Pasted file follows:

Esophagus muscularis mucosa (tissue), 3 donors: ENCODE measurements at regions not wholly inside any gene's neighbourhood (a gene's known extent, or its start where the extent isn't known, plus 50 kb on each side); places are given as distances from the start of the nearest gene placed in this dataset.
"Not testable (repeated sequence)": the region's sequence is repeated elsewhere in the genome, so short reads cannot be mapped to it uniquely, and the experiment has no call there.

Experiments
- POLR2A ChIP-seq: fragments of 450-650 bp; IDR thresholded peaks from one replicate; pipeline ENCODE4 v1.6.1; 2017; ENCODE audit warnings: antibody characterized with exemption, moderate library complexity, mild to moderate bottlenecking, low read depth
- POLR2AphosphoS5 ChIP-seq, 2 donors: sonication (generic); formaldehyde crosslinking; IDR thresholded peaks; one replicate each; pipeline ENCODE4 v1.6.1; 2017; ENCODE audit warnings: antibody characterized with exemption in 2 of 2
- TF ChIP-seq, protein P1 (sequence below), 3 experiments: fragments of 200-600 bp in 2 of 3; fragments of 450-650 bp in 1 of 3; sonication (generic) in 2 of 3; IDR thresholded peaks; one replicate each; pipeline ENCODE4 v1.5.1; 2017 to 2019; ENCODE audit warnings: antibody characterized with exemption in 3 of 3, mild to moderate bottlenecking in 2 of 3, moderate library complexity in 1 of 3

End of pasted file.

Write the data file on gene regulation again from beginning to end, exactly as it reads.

Esophagus muscularis mucosa (tissue), 3 donors: ENCODE measurements at regions not wholly inside any gene's neighbourhood (a gene's known extent, or its start where the extent isn't known, plus 50 kb on each side); places are given as distances from the start of the nearest gene placed in this dataset.
"Not testable (repeated sequence)": the region's sequence is repeated elsewhere in the genome, so short reads cannot be mapped to it uniquely, and the experiment has no call there.

Experiments
- POLR2A ChIP-seq: fragments of 450-650 bp; IDR thresholded peaks from one replicate; pipeline ENCODE4 v1.6.1; 2017; ENCODE audit warnings: antibody characterized with exemption, moderate library complexity, mild to moderate bottlenecking, low read depth
- POLR2AphosphoS5 ChIP-seq, 2 donors: sonication (generic); formaldehyde crosslinking; IDR thresholded peaks; one replicate each; pipeline ENCODE4 v1.6.1; 2017; ENCODE audit warnings: antibody characterized with exemption in 2 of 2
- TF ChIP-seq, protein P1 (sequence below), 3 experiments: fragments of 200-600 bp in 2 of 3; fragments of 450-650 bp in 1 of 3; sonication (generic) in 2 of 3; IDR thresholded peaks; one replicate each; pipeline ENCODE4 v1.5.1; 2017 to 2019; ENCODE audit warnings: antibody characterized with exemption in 3 of 3, mild to moderate bottlenecking in 2 of 3, moderate library complexity in 1 of 3